Here’s my position—who cares about the intricacies of this debate? You shouldn’t. As pragmatists, all you should care about is generating the highest returns possible, within a risk framework in keeping with your time frame. Small cap stocks and value stocks have higher returns—that’s all we care about, period. As illustrated in the section Taking Advantage of Time Frame under the “Time Frame and Mindset” tab above, the higher returns of small cap stocks can benefit a portfolio, but given small cap returns are more volatile, you need to have sufficient time frame. Note this can be accomplished with index funds mimicking small cap indices, like the Russell 2000, the Russell 2500 or the S&P 600. But, much more importantly, a discipline of investing in stocks with low valuation multiples—and which can be applied to stocks of both small cap and large cap companies—provides higher returns without taking any additional risk.
In the last section on Chasing Performance we looked at a valuation factor, specifically the ratio of stock price to earnings per share over the last twelve months (P/E) for companies in the Russell 1000, a broad market index. Let’s look again at P/E ratios, but now for stocks in the S&P 500, given this is the index most tracked by index funds.(5) I also lengthen the study period to year end 1992, as far back as our source has the relevant data, but only rebalancing at the first of each year (versus monthly previously). I specifically look at the annual growth of $1,000 invested in the S&P 500 versus a portfolio of those S&P 500 stocks with the cheapest P/E ratios (bottom 20%, after excluding companies with negative earnings), measured and rebalanced at the start of each year. For comparability, I market-cap weight the low P/E portfolio, consistent with the S&P 500 methodology.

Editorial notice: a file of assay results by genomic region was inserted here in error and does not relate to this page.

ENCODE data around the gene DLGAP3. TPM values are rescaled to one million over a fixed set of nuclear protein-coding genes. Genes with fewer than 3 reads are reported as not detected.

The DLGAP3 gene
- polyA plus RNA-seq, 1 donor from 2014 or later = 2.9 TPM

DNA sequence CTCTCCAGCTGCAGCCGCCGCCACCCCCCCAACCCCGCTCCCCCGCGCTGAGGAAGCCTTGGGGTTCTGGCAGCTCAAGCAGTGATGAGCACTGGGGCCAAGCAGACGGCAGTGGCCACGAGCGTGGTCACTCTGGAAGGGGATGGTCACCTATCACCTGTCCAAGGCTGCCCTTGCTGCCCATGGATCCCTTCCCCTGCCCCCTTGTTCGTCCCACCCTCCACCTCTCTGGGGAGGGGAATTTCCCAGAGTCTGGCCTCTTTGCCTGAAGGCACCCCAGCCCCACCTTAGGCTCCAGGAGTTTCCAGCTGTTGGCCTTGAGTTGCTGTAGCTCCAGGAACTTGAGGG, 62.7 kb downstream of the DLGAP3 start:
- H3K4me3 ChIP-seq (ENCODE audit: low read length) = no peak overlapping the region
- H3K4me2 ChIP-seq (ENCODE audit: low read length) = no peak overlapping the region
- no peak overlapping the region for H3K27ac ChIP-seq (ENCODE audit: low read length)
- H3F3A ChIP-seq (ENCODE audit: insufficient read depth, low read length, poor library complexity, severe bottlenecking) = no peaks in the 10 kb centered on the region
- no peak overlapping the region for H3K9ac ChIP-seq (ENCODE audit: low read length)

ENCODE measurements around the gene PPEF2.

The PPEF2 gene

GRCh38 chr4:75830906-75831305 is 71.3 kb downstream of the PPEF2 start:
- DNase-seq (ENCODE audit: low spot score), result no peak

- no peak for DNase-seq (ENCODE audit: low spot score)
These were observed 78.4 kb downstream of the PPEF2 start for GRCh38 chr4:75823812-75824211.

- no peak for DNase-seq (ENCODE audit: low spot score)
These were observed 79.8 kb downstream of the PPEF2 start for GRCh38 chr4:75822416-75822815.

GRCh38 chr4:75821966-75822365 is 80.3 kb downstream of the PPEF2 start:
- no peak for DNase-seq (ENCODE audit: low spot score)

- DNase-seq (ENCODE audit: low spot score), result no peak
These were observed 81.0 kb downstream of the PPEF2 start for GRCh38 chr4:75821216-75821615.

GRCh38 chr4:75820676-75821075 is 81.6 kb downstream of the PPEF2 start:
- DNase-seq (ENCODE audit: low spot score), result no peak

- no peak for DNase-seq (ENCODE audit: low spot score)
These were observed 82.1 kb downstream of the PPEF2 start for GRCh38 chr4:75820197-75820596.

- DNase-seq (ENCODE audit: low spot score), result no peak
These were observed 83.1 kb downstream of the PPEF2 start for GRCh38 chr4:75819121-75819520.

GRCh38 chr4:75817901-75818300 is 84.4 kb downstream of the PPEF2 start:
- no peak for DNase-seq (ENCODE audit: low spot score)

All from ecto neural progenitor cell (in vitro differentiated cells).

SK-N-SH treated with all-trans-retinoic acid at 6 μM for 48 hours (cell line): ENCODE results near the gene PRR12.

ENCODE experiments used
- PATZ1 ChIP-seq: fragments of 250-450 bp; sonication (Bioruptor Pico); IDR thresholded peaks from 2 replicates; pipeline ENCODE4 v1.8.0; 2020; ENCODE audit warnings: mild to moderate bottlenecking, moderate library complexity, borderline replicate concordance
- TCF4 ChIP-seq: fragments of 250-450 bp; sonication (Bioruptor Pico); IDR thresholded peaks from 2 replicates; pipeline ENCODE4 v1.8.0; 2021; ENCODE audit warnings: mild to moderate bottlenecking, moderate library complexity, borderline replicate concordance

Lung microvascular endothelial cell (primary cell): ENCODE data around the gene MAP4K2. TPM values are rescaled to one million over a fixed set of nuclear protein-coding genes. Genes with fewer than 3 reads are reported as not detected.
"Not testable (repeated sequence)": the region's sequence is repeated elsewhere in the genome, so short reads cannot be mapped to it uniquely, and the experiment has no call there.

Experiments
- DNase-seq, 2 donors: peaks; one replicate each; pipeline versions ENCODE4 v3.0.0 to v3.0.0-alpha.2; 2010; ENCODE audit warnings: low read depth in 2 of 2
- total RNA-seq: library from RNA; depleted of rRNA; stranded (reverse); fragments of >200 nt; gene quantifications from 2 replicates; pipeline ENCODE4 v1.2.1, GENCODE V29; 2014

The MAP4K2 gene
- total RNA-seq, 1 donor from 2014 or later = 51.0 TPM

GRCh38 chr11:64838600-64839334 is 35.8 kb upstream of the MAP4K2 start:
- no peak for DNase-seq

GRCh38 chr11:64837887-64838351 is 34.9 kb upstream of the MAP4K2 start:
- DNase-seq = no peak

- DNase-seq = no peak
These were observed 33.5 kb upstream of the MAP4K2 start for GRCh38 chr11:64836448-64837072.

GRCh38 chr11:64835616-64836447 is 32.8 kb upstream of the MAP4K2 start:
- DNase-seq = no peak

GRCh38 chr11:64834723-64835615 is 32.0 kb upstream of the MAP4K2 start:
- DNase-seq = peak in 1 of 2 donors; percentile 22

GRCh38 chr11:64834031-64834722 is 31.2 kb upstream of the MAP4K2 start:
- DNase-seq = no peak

As you can see in the graph above, consistent with every other study on the topic, this analysis shows the higher returns resulting from a valuation discipline, low P/E ratios in this case. To quantify, the compound average annual return for the S&P 500 was 9.7%, while that for the bottom quintile P/E (i.e. lowest or cheapest 20%) was 11.7%. Given the power of compounding, while the $1,000 invested in the S&P 500 index grew to $10,080, the same investment in the low P/E portfolio grew to $15,815 over the 25-year study period.
Passive funds as they mostly exist today, as index funds, do not participate in the excess return consistently realized by low valuation strategies. The indices most heavily tracked by index funds do not take into account valuation multiples in stock selection. Index funds thus rely on other investors to price stocks efficiently. Their own stock selection criteria (by market capitalization) result in a de facto trend-following, price-momentum strategy.
Index investing has been a step in the right direction for investors. It has focused investors on important advantages—less of a drag on returns from fees, potentially greater constancy by eliminating blame. But index investors must also understand and acknowledge they are forgoing returns by investing in strategies that go along with and in fact contribute to the trend-following behaviors that amplify cycles.
It is fitting to conclude this section as we began. On the topic of passive versus active investing, we are not going to change anyone’s mind. Based on the long-term trend, their current cost advantage and the marketing muscle now available to the large fund companies committed to indexing, we expect that index funds will continue to grow in popularity and become an increasing share of all stock funds. With more investor dollars employed in index funds, which are by their nature trend-following, I would expect this to add to the performance-chasing dynamic that has always operated in investment cycles. If I am correct, this means more excess returns will be increasingly available to those that invest according to the proven disciplines, valuation above all.